Development through Alternation

10. Conclusions

Anthony Judge

The major criticism of this paper in an early form was that it did not take a "position" or advocate a "stance". The reason for this is that this paper is about the necessity of moving beyond the mind-set which engenders answer arenas in which stance-taking is perceived as the only viable activity. In a turbulent environment some more dynamic response is required than that of "drawing the line" somewhere - the conceptual equivalent of a "Maginot-line". A sailor on the deck of a ship in rough seas would fall over if he attempted to maintain a "stance" - rather than shifting his weight from leg to leg in response to the movement of the ship, (cf Vickers book: Freedom in a Rocking Boat (57)). The problem of the sailor, if he is to achieve anything under such conditions, is to learn to "walk" rather than simply "standing".

Expressed differently, the criticism is that some central "point" is not being made. This is so. If anything, the "central point" here deals with the tangential strategies of "not-making" a central point, since it is the overdefinition associated with any such action which seems to occupy and obstruct the necessarily undefined nature of the space through which transformative human and social development emerges "from the future". The paper focuses on the dynamics by which all points attempt to become the central point by denying the relevance of other points. In the same geometric metaphor, this paper does not favour a particular ideological "line" of argument, nor does it focus on a particular "area" of concern. The question discussed is rather one of how such different "points", "lines" and "areas" fit together and interrelate to constitute a viable "container" for comprehension of the human and social development process. The peculiar feature of this container is that it must be able to contain the undefined. The nature of the design problem has been compared to that of containing plasma as a source of fusion energy. Plasma also has unique global characteristics which call for a special configurative approach, especially since any contact with its container drains away its energy, thus dematuring it.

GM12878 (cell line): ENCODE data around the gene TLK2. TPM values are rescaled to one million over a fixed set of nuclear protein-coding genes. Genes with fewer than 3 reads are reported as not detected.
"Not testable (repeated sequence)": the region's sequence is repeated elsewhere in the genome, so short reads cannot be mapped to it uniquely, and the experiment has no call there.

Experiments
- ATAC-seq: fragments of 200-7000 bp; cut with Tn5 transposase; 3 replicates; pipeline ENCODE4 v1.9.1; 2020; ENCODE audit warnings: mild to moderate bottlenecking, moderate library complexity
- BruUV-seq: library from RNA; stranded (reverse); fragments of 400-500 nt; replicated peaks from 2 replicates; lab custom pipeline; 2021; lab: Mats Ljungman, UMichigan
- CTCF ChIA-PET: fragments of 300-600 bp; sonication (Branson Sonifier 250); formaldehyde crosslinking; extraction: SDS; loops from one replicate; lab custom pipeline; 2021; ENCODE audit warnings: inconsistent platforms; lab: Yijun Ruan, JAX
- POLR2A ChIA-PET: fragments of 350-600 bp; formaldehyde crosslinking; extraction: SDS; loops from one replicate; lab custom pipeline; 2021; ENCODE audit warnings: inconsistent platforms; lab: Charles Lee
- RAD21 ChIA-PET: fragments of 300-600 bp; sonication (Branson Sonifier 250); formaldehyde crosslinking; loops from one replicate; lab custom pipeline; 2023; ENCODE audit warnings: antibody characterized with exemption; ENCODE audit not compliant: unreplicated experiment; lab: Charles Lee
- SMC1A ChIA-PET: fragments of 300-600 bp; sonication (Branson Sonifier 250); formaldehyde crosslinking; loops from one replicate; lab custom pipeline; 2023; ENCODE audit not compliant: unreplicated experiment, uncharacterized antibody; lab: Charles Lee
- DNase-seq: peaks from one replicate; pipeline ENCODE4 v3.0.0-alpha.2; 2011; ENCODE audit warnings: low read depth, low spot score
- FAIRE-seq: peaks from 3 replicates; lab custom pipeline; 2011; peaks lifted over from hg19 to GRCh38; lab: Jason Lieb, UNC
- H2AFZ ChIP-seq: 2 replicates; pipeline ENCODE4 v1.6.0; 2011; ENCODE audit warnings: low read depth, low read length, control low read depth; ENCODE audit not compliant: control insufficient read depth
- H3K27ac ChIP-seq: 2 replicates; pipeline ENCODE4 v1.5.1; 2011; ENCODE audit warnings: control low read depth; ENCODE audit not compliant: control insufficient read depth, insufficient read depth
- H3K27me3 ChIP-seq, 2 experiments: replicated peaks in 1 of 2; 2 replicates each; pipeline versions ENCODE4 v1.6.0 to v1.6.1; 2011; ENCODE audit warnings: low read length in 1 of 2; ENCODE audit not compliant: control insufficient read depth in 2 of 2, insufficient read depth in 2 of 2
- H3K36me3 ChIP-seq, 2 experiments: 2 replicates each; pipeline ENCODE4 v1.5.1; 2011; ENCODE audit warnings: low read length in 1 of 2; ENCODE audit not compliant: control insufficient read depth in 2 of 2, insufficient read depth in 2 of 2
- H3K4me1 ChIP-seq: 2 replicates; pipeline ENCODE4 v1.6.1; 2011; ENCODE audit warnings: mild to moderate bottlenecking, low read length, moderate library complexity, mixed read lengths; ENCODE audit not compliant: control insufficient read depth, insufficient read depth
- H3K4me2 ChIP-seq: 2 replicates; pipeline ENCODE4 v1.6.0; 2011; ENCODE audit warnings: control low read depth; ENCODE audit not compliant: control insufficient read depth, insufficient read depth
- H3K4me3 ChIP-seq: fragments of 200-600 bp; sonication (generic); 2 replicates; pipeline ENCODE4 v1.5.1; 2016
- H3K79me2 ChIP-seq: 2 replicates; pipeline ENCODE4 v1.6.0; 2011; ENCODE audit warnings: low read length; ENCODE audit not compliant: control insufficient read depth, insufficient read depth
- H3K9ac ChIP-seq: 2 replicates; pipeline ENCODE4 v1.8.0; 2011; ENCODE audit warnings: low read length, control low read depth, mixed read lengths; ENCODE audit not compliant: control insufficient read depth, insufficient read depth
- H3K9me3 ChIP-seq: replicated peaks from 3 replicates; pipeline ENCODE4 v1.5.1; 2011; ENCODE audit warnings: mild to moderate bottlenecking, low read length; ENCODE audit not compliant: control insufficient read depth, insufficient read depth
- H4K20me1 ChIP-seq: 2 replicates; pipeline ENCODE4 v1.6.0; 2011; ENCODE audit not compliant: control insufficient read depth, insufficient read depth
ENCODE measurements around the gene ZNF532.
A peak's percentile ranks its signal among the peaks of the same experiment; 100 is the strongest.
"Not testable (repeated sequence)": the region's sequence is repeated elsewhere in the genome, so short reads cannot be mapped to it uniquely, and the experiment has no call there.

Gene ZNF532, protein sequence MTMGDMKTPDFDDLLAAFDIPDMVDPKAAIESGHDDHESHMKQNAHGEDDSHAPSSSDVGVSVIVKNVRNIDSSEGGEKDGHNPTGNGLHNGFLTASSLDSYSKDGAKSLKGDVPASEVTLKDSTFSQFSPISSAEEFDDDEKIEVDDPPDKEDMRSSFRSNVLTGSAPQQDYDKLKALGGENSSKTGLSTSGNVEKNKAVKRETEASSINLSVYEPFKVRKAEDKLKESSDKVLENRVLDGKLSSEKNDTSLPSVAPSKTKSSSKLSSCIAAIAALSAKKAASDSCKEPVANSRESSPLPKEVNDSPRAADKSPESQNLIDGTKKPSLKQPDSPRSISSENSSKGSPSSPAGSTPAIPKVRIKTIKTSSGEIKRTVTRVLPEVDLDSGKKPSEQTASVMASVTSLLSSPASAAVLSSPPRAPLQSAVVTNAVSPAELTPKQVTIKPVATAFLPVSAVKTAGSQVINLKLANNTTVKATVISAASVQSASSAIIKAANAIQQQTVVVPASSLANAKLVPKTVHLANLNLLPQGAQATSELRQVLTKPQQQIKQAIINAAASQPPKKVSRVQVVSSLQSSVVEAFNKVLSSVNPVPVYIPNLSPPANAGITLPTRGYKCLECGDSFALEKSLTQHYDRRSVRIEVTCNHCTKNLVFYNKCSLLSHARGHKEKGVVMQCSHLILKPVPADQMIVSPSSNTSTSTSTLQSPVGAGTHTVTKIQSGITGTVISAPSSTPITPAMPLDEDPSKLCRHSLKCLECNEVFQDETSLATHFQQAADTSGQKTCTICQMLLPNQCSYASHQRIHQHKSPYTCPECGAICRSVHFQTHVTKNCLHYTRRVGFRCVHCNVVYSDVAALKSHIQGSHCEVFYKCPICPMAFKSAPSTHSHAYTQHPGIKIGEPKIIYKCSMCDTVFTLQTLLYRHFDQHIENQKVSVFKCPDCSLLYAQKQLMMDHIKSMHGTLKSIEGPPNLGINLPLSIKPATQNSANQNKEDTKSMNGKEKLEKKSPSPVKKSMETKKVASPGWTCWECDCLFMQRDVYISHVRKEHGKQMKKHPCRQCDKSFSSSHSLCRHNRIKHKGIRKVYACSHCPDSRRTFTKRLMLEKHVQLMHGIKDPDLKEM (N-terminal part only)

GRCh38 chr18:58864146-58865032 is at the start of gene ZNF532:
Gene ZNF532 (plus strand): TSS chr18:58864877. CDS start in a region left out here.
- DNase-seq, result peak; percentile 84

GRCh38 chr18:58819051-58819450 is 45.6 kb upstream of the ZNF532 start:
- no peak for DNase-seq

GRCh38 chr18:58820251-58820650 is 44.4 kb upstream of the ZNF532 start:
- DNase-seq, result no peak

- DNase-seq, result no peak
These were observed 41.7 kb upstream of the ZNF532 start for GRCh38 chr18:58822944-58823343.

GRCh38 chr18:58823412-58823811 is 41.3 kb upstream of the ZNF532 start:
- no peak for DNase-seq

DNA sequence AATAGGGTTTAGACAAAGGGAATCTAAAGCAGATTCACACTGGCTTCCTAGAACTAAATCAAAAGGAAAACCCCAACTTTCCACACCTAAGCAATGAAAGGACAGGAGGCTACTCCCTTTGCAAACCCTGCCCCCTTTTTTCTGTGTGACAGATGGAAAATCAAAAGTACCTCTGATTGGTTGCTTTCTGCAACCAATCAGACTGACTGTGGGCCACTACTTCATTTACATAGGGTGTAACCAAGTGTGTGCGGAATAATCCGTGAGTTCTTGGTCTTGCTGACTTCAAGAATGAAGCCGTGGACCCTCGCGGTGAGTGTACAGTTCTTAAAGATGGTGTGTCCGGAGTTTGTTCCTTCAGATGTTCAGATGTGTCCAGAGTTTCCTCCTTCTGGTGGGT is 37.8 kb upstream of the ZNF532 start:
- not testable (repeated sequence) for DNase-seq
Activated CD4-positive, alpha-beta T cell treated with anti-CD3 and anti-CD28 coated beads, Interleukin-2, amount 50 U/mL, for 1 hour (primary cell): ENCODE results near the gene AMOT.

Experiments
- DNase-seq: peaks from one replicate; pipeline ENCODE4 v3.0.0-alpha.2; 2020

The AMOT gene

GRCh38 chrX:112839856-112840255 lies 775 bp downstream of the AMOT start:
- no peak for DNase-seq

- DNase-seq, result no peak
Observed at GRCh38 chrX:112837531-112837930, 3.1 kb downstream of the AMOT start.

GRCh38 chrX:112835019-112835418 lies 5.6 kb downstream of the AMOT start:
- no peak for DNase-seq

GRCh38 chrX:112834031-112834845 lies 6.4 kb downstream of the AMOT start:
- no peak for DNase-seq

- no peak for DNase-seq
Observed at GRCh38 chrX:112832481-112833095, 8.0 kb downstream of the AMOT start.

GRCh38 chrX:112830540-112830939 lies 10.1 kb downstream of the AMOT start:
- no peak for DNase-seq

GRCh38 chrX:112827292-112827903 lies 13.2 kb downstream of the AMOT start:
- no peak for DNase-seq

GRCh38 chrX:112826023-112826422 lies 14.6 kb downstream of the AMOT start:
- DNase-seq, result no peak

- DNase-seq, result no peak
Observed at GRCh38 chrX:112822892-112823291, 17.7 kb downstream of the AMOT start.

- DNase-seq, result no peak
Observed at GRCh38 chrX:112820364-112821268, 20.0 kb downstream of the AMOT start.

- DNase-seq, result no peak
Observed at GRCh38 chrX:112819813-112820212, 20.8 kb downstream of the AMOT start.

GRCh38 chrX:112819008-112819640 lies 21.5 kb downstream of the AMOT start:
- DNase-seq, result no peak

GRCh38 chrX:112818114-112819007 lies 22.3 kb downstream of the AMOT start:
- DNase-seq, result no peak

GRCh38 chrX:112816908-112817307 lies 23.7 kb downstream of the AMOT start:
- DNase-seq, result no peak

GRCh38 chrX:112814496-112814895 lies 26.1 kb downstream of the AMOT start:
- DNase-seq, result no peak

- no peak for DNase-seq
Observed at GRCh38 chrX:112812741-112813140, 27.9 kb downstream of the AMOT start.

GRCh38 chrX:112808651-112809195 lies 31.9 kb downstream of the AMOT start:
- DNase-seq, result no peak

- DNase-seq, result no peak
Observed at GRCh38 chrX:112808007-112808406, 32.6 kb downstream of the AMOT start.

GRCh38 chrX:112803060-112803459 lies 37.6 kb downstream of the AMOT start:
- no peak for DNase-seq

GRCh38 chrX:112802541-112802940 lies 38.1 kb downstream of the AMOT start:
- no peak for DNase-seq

A second criticism was that the paper covered too many dimensions and was too complex. Here the question is whether simple answers at this time are productive rather than downright dangerous, other than in specific settings. There is widespread hope that a simple answer can be formulated, with many believing fervently that such answers exist in single phrase statements such as "peace", "love", etc. Such belief obscures the richness and significance of the fundamental disagreement concerning the ways such conflicting answers can be implemented in practice. Morin (7) and Boulding (152) both note the dangers of single factor explanations at this time. In Boulding's words:

"The evolutionary vision sees human history as a vast interacting network of species and relationships of many different kinds, and there really is no "leading factor" always in the forefront. At times, changes in material technology are the major mutational developments and create niches for social changes of various kinds. At other times, however, intellectual or spiritual movements take the lead and create niches for new material artifacts and technologies; sometimes climatic changes dominate the scene; or sometimes biological mutations dominate, such as the disease bacteria that caused the great plagues." (152, pp. 19-20)